> understand that the development of the human capacities on the one side
> [cannot be] based on the restriction of development on the
> other&rdquo;.
> Capitalism offers no alternative in this regard.
> Rather, it is a system
> based on a&ldquo;vicious cycle&rdquo;.
> People have real needs but do not possess the means to satisfy
> them.
> They are therefore forced to work for those that do
> (capitalists) and
> compete against others in repetitive labour, so as
> to be able to buy at
> least some of the products they need.
> Lebowitz says:&ldquo;Add to this the fact that workers&rsquo; needs to
> consume grow
> as a result of the combination of the alienation (the
> impoverishment,
> the&ldquo;complete emptying-out) characteristic of
> capitalist production and
> the constant generation of new needs by
> capital in its attempt to sell
> commodities, and it is easy to see
> why workers are compelled to
> continually present themselves in the
> labour market.&rdquo;
> This vicious cycle never stops under
> capitalism. Capital requires
> workers to see the cycle as a
> &ldquo;normal&rdquo; part of life.
> &ldquo;The advance of
> capitalist production develops a working class which by
> education,
> tradition and habit looks upon the requirement of that mode
> of
> production as self-evident natural laws&rdquo;, wrote Marx in /Capital/.
> Today however, capital is haunted by the spectre of
> &ldquo;socialism for the
> 21st century&rdquo;.
> Drawing on
> Venezuelan President Hugo Chavez and what he calls&ldquo;the
> elementary triangle of socialism&rdquo;&mdash; social ownership of the
> means of
> production, social production organised by workers, and
> production for
> communal needs&mdash; Lebowitz outlines what is at
> the heart of this radical
> alternative for the 21st century.
> Private ownership of the means of production must be replaced with
> social ownership of the products of social heritage and social
> labour as
> the&ldquo;only way to ensure that these are used in the
> interests of society
> and not for private gain&rdquo;.
> But social and state ownership are not the same. A real socialist
> alternative requires a&ldquo;profound democracy from below rather than
> decisions by a state that stands over and above society&rdquo;,
> where all
> workers are able to develop their human capacities.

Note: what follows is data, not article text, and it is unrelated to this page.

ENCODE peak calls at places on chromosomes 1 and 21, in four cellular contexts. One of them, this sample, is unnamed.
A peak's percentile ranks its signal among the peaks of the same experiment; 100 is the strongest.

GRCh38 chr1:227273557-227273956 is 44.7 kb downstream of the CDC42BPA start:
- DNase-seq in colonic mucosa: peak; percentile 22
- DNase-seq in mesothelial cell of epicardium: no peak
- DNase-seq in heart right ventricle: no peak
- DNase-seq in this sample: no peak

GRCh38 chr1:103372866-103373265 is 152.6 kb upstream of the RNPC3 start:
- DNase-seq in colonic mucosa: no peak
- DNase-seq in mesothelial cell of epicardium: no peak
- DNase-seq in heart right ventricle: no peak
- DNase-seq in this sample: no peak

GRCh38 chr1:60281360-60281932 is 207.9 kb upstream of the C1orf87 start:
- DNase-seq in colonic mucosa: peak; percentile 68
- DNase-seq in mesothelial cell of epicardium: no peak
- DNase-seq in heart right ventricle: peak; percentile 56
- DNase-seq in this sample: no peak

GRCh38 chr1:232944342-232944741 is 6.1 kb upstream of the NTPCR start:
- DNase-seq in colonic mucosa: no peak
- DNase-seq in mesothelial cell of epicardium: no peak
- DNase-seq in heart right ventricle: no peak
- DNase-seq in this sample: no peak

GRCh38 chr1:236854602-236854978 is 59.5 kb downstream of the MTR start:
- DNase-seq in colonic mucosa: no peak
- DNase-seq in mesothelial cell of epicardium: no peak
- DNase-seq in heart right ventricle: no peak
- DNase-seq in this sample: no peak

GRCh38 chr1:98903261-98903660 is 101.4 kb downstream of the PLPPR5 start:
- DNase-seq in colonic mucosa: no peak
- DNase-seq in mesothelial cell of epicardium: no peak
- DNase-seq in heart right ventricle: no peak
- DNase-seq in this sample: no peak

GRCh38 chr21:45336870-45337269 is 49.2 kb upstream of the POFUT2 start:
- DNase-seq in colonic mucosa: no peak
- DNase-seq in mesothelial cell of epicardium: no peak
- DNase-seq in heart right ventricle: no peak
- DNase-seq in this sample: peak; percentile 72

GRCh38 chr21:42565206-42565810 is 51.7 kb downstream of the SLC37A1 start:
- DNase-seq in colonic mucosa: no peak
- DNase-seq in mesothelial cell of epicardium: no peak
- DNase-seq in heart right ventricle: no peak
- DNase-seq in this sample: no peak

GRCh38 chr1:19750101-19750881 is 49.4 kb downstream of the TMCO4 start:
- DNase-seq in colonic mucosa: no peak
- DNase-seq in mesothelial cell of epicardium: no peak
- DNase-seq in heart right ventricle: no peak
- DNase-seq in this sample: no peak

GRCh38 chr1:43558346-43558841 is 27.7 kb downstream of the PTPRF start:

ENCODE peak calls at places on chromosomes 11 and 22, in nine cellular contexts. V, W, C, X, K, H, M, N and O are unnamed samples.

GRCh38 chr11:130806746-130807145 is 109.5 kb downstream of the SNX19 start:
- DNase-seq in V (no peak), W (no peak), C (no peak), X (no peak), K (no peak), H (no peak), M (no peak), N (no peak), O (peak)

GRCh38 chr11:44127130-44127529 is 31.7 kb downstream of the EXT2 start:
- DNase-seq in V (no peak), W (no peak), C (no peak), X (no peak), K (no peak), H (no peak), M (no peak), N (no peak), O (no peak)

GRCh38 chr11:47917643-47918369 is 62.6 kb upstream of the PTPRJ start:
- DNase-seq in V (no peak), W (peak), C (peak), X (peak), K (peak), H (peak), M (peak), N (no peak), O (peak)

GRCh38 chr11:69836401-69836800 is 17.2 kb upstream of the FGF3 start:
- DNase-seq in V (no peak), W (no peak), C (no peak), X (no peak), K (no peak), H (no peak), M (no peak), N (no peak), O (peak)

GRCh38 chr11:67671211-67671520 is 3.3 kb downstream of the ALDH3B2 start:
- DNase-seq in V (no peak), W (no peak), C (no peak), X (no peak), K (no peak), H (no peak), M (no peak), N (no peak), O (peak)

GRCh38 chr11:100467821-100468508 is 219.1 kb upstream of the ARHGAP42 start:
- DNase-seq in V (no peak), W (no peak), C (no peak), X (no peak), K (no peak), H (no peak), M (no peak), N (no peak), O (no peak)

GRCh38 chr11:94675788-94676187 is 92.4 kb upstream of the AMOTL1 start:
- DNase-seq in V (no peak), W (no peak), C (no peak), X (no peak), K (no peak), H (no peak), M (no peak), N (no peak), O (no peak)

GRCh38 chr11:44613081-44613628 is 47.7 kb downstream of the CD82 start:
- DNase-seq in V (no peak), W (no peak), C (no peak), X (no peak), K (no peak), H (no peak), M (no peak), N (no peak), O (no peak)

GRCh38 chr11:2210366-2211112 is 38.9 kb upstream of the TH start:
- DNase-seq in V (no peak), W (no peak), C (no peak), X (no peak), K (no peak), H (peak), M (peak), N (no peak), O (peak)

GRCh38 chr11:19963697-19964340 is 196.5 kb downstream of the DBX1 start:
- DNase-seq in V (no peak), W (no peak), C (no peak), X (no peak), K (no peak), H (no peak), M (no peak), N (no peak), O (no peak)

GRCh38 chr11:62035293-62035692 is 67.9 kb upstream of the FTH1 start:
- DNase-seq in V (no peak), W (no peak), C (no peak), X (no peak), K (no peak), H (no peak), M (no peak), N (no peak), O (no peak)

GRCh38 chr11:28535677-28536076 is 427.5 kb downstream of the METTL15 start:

> Critical to this is the second side of the triangle: social
> production.
> In opposition to the command-and-obey workplace, a
> socialist alternative
> must be based on the replacement of the
> division of labour between those
> that think (intellectual labour)
> and those that do (manual labour).
> This artificial division
> can best be overcome with collective democratic
> decision-making in
> the workplace.
> To complete the triangle of social ownership
> and worker management,
> Lebowitz says productive activity must be
> geared towards the needs of
> others.
> That is, the
> creation of a society based on solidarity, where there is
> an
> exchange&ldquo;not of exchange values but&lsquo;of activities,
> determined by
> communal needs and communal purposes&rsquo;&rdquo;.
> The second half of the book deals with how we get there:
> &ldquo;Knowing where
> you want to go is only the first part;
> it&rsquo;s not at all the same as
> knowing how to get there.&rdquo;
> Here again, Lebowitz puts stress on revolutionary practice. He
> says the
> impulse for the development of socialism must be the drive
> of workers
> for their own human development.
> Workers need
> not only&ldquo;seize possession of production&rdquo; to introduce
> worker management and communal production. They also need to
> &ldquo;seize
> possession of the state&rdquo; and conquer political
> power.
> As the /Communist Manifesto/ says:&ldquo;The first
> step in the revolution by
> the working class is to raise the
> proletariat to the position of ruling
> class.&rdquo;
> > From this position of power,&ldquo;the proletariat will use its
> political
> supremacy to wrest, by degrees, all capital from the
> bourgeoisie, to
> centralise all instruments of production in the
> hands of the state&rdquo;.
> The experience of the Paris Commune
> convinced Marx and Engels workers
> could not use the ready existing
> state for its own purposes; rather it
> had to be smashed and replaced
> by a new state of&ldquo;self-working and
> self-governing
> communes&rdquo;.
> So the struggle for a socialist
> transformation must unfold on two
> fronts: within the state that owns
> the means of production, and in the
> workplaces.
> But the
> struggle also unfolds within the context of an emerging new
> society
> that is, said Marx,&ldquo;economically, morally and intellectually,
> still stamped with the birthmarks of the old [capitalist] society from
> whose womb it emerges&rdquo;.
> For the struggle to
> succeed, it is vital to fight consciously against
> the
> &ldquo;defects&rdquo; inherited from the old society and subordinate
> &mdash; rather
> than try to use&mdash; these defects to one&rsquo;s
> ends.